JMS Tutorial – Java Message Service Tutorial

Java Message Service is an API which supports the formal communication called as messaging between computers on a network. It provides a common interface for standard message protocols and message services in support to the Java programs. It provides facility to create, send and read messages. The JMS API reduces the concepts that a programmer must learn to use the messaging services/products and it also provides the features that support the messaging applications.
JMS is a technique which is used in J2EE technology for an application to communicate with the other application in loosely coupled manner. It means that the applications which have to communicate are not connected directly they are connected through a common destination. We will go in detail later in this jms tutorial.

Table of Contents

1. Need of JMS
2. Benefits of JMS
3. Messaging Domains
4. Message Consumption
5. JMS participating objects
6. JMS Message Components

1. JMS Tutorial – Need of JMS

In Java, if a person wants to send a message from one application to another in such a way that both application do not know anything about each other, even they may be deployed in separate continents with no dependency at all. For example, one application A is running in India and another application is running in USA, and B is interested in getting some updates/messages from A – whenever something unique happen on A. There may be N number of such applications who are interested in such updates from A.

In this scenario, java provides it’s best solution in form of JMS – and solve the exactly same problem discussed above.

The JMS is also useful when we are writing any event based application like chat server where it needs a publish event mechanism to send messages between the server to the clients who are connected with the server. As the JMS is different from RMI so there is no need of the destination object to be available online while sending a message from the client to the server. Server publish the message and forget it, whenever client comes online, it will fetch the message. It’s very powerful solution for very common problems in today’s world.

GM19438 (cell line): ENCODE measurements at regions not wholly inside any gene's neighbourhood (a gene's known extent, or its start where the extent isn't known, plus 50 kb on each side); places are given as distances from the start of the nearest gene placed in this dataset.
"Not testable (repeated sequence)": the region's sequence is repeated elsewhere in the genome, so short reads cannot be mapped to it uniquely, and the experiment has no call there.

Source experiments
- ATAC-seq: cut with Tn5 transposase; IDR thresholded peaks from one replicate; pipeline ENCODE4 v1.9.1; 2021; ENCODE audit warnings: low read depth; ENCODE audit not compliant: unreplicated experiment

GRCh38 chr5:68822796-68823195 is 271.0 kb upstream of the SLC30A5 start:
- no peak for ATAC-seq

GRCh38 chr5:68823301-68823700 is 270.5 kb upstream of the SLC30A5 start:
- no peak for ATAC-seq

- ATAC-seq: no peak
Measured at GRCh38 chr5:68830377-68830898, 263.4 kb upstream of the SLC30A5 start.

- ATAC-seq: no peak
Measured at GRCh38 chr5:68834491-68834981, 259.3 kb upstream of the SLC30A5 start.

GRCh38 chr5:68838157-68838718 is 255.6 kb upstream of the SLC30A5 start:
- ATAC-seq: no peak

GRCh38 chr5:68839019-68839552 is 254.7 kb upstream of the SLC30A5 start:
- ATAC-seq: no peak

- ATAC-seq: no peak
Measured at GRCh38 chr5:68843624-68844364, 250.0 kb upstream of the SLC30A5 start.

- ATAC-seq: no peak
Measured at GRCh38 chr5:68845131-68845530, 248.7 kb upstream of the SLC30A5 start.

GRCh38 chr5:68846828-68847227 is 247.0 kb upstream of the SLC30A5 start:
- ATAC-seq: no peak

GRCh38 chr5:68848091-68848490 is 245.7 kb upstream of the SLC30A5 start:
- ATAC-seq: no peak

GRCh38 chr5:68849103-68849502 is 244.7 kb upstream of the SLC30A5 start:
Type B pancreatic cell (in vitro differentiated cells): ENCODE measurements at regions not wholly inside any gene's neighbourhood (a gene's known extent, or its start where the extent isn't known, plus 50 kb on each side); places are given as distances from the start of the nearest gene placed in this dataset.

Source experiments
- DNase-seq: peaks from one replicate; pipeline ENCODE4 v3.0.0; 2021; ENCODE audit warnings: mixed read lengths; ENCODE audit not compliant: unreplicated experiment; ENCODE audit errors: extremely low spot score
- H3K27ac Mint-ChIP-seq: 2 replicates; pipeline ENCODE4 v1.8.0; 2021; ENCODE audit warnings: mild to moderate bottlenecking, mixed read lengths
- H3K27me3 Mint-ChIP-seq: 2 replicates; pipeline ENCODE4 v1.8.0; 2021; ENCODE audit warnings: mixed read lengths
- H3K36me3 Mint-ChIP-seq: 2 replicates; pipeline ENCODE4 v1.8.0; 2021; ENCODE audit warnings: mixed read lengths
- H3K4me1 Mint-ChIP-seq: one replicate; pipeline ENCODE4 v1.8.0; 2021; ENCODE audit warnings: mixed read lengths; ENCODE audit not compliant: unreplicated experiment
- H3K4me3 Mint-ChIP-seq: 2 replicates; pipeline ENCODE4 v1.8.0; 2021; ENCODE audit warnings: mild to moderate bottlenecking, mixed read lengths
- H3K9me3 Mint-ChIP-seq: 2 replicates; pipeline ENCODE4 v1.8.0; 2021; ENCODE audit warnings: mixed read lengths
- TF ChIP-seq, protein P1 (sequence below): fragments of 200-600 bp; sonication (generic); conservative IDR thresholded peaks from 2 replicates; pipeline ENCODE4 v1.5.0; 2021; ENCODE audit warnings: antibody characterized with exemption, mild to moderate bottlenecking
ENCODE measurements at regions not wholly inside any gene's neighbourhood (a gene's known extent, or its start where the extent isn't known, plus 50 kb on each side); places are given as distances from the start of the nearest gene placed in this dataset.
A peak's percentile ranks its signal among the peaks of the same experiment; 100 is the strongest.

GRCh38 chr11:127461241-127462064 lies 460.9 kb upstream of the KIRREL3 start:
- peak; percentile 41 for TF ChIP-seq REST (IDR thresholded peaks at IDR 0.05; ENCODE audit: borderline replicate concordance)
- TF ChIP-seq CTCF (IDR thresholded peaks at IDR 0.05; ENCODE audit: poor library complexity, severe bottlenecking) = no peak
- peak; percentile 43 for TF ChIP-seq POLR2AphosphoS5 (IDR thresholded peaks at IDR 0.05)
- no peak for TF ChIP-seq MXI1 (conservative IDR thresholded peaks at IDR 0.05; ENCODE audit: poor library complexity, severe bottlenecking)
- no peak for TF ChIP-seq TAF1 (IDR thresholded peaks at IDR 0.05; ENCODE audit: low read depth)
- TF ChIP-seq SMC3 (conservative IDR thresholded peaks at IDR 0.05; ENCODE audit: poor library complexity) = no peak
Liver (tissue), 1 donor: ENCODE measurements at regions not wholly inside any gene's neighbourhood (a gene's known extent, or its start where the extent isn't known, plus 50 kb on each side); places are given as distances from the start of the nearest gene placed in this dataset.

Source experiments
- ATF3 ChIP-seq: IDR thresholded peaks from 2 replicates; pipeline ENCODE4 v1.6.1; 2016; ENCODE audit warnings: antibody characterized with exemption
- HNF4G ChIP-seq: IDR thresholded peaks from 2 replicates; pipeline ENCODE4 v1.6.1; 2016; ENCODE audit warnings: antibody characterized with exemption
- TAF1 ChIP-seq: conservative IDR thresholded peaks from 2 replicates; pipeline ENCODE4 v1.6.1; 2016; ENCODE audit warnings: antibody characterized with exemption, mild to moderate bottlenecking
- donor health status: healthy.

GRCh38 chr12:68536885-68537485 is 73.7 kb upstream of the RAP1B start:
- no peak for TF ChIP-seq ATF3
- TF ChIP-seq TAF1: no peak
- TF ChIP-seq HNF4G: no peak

2. JMS Tutorial – Benefits of JMS

  1. Asynchronous

    JMS is asynchronous by default. So to receive a message, the client is not required to send the request. The message will arrive automatically to the client as they become available.

  2. Reliable

    JMS provides the facility of assurance that the message will delivered once and only once. You know that duplicate messages create problems. JMS helps you avoiding such problems.

3. JMS Messaging Domains

Before the JMS API existed, most messaging products supported either the point-to-point or the publish/subscribe approach to messaging. The JMS provides a separate domain for each approach and defines the compliance for each domain. Any JMS provider can implement both or one domain, it’s his own choice. The JMS provides the common interfaces which enables us to use the JMS API in such a way that it is not specific to the either domain.

Let’s see both type of messaging domains in more detail to understand how JMS works.

3.1. Point-to-Point Messaging Domain

In the point-to-point messaging domain the application is built on the basis of message queues, senders and receivers. Each and every message is addressed to a particular queue. Queues retain all messages sent to them until the messages are consumed or expired. There are some characteristics of PTP messaging:

  1. There is only one client for each message.
  2. There is no timing dependency for sender and receiver of a message.
  3. The receiver can fetch message whether it is running or not when the sender sends the message.
  4. The receiver sends the acknowledgement after receiving the message.
Point to point JMS Messaging
Point to point JMS Messaging

3.2. Publish/Subscribe Messaging Domain

In publish/subscribe messaging domain, only one message is published which is delivered to all clients through Topic which acts as a bulletin board. Publishers and subscribers are generally anonymous and can dynamically publish or subscribe to the topic. The Topic is responsible to hold and deliver messages. The topic retains messages as long as it takes to distribute to the present clients.

Some of the characteristics are:

  1. There can be multiple subscribers for a message.